Shepherd - Part 2

“I came that they may have life and have it abundantly. I am the good shepherd.” John 10:10-11

As we consider Jesus as our Good Shepherd, we see his best shepherding of us on the cross. By dying for our sins, he takes care of our hearts deepest need, the need for a savior and rescuer.

Just like sheep, we cannot save ourselves or take care of ourselves. We need help. When we meditate on Jesus as the Good Shepherd, we see the ways he gently cares for those he loves. We learn that he wants us to have life to the full.

From John 10 we see our shepherd caring for us in these ways:

  • He saves us. (John 10:9) He gives us eternal life and saves us from wandering lost and alone.
  • He protects us and secures us. (John 10:7-10) He is the door and gatekeeper of our lives. Nothing goes in or out of our lives without passing through him. He protects us and has our best interests in mind. Whatever our circumstances are, they are God’s best for us at that moment. Our finite minds can’t understand everything he does, but we trust who he tells us he is through his word. We have to look at the big picture of who he says he is and what he’s done. Then, we choose to trust what he says that “no one is able to snatch [us] out of the Father’s hand” (John 10:29).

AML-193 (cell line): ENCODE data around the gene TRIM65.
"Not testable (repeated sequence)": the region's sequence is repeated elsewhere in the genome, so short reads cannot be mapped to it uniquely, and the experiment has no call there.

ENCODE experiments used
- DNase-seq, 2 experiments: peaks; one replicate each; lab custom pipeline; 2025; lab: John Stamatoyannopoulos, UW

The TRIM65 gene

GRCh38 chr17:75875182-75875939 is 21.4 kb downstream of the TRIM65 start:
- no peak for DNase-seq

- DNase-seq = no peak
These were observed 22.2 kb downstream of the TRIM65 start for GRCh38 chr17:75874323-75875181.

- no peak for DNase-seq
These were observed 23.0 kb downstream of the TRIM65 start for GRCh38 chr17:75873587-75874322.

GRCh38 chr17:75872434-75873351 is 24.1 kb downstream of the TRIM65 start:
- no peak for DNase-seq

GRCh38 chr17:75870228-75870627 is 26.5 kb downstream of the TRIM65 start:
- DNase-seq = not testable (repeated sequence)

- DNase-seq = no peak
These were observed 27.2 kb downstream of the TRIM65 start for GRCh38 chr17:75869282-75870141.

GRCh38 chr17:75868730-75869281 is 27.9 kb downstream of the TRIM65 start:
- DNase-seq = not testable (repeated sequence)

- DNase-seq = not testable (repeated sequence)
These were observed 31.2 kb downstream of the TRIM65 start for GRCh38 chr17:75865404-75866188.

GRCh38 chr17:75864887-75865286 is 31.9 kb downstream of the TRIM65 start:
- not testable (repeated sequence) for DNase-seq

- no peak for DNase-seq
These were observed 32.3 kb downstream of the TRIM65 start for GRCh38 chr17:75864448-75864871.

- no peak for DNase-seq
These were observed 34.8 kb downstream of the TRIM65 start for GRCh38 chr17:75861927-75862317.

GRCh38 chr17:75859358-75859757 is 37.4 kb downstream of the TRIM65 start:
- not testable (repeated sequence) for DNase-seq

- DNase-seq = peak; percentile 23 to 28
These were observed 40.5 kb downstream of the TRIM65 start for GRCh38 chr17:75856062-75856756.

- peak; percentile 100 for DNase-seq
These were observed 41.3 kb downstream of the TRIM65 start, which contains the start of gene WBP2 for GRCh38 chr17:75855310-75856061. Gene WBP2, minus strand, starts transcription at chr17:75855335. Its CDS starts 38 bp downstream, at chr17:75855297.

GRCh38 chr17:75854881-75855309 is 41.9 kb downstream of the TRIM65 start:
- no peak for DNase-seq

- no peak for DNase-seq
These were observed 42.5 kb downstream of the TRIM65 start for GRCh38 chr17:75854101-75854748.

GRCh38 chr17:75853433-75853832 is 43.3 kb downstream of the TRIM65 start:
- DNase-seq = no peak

• He satisfies us. (John 10:9) When we are hungry he provides food by giving us good pasture to feed on.

Through this passage, we see that our shepherd:

  • is caring
  • knows us intimately
  • leads us
  • plans for our best
  • has authority
  • treats us as his own
  • sacrifices himself for the sake of those he loves and cares for.

We have a shepherd who looked at his sheep’s need and doubt and pitiful state and chose to become one of them. When we trust who he says he is, believing that he is good, we live in freedom.

Abundant life looks like: trusting God and his provisions, believing that he knows what’s best, freedom to run to him with our questions and concerns, freedom to fail because our identity is in him, freedom to give because everything is his anyway, and freedom to rest because he leads us to pastures that satisfy.

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